'Mumblecore' film style tests genre boundaries

In each generation, there are a collection of movies and television shows we spent an enjoyable part of our lives watching – a collection that later went on to define and determine our values and goals.

Our generation grew up on such stuff as Lizzie McGuire, Even Stevens and the introduction of five new Disney princesses, then, in adolescence, moved on to The O.C., Gossip Girl, a slew of superhero movies and some Sex and the City reruns, rounded out, of course, by all 12 seasons of American Idol.

Taken all together, what sort of images and lifestyles did these films and shows tell our generation was normal and to be prized? And what do we think about ourselves and others as a result of their expectations?

Glossy. Stylized. Flawless. Epic.

If we’re brave enough to be honest, none of us are these things. The people around us whom we think “have it together,” whom we aspire to be, in turn aspire to be someone other than themselves, and so on.

Every person whose identity and value we perceive to be so assured by something, whether intelligence, beauty or creativity, will at some point encounter an individual more prestigious than they, and so feel just as insecure and self-conscious in the light of their own shortcomings.

As written by William Shakespeare, “Expectation is the root of all heartache.” But in a competitive world, admitting weakness is impossible, so we continue on with our illusions of success and happiness.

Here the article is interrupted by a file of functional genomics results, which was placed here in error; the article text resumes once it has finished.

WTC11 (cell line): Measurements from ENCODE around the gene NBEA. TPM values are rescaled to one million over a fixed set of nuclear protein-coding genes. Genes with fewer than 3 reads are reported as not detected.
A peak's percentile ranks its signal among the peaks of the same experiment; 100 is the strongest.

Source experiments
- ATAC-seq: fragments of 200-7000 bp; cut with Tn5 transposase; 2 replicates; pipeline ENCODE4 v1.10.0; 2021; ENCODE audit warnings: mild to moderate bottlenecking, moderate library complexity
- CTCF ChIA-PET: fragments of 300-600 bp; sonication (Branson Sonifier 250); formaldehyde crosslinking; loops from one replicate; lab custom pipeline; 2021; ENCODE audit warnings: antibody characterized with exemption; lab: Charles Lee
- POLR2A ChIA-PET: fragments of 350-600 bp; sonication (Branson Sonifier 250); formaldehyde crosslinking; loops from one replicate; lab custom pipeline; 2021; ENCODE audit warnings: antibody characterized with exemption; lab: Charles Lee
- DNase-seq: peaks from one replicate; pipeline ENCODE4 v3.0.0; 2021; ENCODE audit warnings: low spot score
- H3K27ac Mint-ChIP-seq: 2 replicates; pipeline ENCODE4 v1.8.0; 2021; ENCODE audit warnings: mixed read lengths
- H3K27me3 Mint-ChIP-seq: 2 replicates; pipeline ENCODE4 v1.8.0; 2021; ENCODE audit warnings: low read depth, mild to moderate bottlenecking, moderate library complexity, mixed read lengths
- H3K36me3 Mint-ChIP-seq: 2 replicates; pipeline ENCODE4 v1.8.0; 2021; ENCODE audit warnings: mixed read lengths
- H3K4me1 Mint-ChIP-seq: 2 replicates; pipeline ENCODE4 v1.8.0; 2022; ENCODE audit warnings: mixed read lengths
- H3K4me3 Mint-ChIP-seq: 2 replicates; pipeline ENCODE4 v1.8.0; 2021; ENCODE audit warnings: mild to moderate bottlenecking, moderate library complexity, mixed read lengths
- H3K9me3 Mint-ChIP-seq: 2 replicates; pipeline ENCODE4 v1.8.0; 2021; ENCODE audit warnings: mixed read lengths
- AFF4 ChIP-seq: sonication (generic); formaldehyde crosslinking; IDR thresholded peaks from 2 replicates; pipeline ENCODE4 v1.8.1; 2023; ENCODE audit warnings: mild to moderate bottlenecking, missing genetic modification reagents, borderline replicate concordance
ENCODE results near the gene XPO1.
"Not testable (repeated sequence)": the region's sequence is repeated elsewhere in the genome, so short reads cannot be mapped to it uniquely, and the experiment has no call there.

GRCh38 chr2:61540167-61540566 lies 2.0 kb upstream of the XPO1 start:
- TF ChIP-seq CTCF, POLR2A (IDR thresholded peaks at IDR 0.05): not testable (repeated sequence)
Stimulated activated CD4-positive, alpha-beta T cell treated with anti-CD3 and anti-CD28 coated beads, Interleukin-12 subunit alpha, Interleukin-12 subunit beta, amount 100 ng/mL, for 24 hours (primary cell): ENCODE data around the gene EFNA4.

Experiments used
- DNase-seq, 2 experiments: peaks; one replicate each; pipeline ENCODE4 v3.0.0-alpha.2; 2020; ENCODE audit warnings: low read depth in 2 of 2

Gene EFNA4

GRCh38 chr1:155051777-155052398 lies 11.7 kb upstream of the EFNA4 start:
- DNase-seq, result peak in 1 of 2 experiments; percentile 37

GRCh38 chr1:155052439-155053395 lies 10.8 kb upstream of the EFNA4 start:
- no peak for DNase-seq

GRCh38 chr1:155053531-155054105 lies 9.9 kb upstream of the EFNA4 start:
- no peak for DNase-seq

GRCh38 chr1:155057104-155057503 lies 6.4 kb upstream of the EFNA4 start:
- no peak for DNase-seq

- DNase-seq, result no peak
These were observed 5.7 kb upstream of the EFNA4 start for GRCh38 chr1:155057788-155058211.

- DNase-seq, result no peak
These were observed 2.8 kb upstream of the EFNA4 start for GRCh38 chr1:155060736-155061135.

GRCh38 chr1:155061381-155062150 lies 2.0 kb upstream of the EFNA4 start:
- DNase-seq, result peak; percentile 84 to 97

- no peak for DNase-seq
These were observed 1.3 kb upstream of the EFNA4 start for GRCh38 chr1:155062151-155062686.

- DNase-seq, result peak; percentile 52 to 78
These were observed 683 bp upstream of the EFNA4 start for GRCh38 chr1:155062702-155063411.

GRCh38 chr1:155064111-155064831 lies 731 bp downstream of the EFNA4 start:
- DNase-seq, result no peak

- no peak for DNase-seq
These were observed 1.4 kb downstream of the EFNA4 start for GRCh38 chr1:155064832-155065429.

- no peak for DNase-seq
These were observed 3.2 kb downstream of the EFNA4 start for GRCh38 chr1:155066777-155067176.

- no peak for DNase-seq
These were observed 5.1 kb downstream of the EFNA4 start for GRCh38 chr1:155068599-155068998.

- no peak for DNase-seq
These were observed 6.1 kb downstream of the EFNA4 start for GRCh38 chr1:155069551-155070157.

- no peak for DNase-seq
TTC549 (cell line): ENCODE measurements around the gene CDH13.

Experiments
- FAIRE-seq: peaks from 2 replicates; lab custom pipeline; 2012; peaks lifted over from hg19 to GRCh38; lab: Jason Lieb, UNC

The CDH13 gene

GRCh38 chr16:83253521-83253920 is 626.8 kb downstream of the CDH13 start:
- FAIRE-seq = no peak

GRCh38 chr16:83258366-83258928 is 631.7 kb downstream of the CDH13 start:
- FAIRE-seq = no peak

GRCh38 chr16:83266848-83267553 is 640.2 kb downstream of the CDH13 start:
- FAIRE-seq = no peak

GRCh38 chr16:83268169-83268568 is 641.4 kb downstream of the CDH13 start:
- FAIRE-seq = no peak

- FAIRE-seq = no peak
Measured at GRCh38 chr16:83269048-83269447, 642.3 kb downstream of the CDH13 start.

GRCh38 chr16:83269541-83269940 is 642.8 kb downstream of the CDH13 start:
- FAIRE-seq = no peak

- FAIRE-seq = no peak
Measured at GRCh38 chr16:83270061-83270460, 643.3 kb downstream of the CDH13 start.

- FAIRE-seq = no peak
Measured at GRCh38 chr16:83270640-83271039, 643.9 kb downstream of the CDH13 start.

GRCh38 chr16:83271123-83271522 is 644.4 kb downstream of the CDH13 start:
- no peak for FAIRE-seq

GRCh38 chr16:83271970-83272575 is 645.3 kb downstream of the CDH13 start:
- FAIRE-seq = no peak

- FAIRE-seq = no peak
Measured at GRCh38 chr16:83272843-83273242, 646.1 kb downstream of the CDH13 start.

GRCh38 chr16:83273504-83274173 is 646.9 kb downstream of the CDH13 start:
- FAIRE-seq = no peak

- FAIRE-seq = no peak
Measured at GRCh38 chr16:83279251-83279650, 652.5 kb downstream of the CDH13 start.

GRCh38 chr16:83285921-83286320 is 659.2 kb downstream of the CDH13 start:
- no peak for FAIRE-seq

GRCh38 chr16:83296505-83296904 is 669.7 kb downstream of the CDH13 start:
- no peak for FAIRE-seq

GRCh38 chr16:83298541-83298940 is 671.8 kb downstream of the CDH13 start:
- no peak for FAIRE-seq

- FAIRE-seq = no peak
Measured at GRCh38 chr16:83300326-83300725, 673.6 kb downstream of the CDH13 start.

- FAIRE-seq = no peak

Glossy. Stylized. Flawless. Epic.

But with these masks of perfection alienating us from those around us.

But as with any movement in any social institution, a counterculture typically evolves.

A few years ago “Mumblecore” referred to a low budget style of artistic film, so named because the poor quality of the film’s audio resulted in the dialogue sounding “mumbled.”
Within this genre, characteristics such as improvisation and natural dialogue were valued, rather than stiffly structured and formally delivered scripts.

Non-professional actors, without makeup artists or stylists, and often in clothes from their own personal lives, embodied characters with comedy-drama story lines in aimless artistic and romantic failures.

These organic, and even ugly, characters led less than perfect lives and spoke in less than perfect dialogue.

The creators of mumblecore acknowledged that “normal” was illusory, that there was no one way that life was supposed to be, and there was no one path to follow that guarantees success or happiness or acceptance.

With these qualities, the mumblecore movement of film denounced the façade of perfection, and with it, the loneliness of the black and white world-view of our parents, the good vs. evil films of our youth and the glamor-oriented popular culture of our generation. No behavioral “scripts”.

No expectations.

The much needed freshness of such a message meant that the values of mumblecore started to go mainstream. Films such as the indie hit “Safety Not Guaranteed,” and television shows such as HBO’s hit “Girls,” are written, directed and acted by filmmakers from the mumblecore genre.

“Girls” writer and actress Lena Dunham made her debut in the coming of age film “Tiny Furniture”, in which Dunham’s frizzy-haired character’s home is her own, and her mother and sister acted by her own mother and sister. Dunham herself describes “Girls” as a TV show about the harsh reality felt by the Sex and the City generation.

These individuals realized in their own lives, then translated to their films, that we’re all flawed and ugly and scared.

With this came a genuinely truthful realization: That we can either pretend to be perfect alone, or we can be broken with the companionship of all the other broken people.

And in this harsh honesty, we’re not so focused on being a stylized happy, or a happy for the sake of everyone else, that we forget to just be organically and strangely ourselves.